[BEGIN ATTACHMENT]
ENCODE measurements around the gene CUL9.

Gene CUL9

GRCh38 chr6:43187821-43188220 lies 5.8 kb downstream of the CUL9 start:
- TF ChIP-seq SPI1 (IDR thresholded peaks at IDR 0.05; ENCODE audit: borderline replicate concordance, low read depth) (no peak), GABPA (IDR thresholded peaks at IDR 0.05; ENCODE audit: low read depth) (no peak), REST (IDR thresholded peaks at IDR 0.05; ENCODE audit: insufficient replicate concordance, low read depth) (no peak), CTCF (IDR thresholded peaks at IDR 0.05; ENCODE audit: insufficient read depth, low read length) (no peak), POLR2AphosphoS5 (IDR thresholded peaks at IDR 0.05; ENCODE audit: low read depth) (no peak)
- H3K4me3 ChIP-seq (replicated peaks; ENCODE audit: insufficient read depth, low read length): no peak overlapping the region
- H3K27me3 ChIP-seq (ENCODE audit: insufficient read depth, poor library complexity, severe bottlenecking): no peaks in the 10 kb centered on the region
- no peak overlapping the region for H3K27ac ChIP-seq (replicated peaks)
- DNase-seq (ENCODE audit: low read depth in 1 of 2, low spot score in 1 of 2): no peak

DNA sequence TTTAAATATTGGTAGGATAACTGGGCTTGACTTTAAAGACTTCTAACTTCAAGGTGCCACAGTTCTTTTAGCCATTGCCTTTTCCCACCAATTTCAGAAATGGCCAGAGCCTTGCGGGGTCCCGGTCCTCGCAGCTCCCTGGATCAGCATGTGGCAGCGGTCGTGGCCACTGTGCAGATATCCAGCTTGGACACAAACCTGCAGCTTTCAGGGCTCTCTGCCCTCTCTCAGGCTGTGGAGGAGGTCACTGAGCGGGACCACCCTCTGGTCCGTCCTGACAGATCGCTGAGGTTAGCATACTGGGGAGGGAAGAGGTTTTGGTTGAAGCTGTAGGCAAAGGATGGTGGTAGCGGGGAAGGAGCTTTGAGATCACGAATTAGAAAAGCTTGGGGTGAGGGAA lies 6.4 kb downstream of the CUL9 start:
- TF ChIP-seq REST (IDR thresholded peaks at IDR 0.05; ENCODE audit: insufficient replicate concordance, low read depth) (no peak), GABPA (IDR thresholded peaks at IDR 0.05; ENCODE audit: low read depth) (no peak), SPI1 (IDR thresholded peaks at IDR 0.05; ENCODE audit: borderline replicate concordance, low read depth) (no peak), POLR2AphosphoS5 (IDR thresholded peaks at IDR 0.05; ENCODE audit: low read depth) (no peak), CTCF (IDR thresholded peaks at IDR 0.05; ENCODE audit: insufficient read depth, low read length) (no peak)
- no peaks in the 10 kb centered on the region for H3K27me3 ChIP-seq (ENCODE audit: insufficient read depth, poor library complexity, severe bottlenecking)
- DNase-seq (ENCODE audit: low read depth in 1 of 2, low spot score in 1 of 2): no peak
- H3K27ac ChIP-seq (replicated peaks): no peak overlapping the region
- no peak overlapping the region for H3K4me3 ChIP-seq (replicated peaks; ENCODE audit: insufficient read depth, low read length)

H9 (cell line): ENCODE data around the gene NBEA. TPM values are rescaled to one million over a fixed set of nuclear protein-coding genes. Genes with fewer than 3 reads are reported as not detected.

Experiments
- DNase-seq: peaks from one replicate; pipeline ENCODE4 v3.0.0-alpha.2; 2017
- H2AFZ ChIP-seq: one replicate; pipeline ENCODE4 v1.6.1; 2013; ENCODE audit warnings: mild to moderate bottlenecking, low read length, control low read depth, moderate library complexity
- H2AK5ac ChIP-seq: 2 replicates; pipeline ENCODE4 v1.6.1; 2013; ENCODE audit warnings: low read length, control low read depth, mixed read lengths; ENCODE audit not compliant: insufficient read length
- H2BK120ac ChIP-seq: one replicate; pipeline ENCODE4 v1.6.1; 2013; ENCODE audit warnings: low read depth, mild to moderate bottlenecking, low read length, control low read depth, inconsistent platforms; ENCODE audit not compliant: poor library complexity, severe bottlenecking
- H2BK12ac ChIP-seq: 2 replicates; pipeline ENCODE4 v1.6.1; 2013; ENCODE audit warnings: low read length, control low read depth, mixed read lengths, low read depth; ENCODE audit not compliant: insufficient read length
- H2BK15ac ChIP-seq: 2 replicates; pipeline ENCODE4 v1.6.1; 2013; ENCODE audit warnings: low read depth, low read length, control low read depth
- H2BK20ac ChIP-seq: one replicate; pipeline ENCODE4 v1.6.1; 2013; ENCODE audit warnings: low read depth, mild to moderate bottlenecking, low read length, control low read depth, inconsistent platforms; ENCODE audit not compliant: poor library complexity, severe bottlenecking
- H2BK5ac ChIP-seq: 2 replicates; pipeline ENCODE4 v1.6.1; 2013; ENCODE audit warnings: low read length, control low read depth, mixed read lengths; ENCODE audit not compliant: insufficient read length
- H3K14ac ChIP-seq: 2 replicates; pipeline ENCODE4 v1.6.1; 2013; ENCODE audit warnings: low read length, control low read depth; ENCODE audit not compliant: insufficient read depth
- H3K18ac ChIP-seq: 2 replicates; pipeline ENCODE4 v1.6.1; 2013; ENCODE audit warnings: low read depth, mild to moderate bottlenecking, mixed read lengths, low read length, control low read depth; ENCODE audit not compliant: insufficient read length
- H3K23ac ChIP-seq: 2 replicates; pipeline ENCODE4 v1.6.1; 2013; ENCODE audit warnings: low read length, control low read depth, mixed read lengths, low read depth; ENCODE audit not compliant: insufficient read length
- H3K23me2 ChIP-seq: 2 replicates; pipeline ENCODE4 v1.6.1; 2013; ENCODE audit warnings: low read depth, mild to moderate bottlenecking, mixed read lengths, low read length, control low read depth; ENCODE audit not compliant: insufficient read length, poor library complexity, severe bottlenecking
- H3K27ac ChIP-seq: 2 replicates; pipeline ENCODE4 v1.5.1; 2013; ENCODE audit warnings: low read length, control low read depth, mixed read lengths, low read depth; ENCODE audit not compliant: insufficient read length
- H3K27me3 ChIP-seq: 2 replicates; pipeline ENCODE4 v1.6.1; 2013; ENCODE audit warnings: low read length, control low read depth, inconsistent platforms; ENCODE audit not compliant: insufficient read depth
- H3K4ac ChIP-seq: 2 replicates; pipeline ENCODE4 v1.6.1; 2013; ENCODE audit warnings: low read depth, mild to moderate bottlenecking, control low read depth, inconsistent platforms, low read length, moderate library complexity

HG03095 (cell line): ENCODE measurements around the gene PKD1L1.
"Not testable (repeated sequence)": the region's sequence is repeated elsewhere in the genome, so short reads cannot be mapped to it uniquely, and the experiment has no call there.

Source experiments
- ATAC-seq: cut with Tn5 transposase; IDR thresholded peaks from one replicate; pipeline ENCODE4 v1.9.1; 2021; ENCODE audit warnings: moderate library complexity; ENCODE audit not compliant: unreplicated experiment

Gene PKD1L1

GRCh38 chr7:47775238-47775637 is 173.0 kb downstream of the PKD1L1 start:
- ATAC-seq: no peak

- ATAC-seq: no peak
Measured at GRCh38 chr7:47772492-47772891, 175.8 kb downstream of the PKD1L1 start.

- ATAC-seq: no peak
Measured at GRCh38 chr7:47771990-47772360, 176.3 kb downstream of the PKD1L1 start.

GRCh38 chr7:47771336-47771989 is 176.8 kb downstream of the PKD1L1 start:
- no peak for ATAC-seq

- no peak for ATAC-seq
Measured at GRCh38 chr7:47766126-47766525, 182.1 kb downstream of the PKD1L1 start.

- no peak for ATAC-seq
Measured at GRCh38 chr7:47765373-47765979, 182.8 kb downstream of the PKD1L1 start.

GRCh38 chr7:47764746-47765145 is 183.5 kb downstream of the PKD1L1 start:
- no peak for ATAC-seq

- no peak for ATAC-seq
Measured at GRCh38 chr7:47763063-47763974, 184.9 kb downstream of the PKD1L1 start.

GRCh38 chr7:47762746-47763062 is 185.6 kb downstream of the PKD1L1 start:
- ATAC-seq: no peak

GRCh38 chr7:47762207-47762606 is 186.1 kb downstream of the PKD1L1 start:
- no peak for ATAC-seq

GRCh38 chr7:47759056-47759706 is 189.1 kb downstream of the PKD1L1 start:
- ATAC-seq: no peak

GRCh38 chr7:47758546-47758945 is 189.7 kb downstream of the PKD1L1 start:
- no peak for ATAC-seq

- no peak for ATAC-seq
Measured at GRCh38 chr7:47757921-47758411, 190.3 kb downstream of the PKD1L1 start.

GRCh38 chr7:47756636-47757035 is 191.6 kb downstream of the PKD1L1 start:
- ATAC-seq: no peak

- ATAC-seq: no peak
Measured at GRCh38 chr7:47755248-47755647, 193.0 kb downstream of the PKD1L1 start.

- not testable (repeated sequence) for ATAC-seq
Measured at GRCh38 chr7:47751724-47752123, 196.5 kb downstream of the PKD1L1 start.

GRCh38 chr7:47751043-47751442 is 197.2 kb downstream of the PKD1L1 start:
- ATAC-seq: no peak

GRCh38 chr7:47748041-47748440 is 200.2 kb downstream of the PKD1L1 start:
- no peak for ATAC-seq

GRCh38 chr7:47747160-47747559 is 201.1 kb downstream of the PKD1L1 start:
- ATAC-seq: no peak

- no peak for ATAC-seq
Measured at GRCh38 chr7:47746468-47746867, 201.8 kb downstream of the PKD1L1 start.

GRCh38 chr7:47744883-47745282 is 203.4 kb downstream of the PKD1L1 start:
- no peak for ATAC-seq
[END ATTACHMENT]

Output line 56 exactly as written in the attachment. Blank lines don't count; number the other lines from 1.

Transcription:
- no peak for ATAC-seq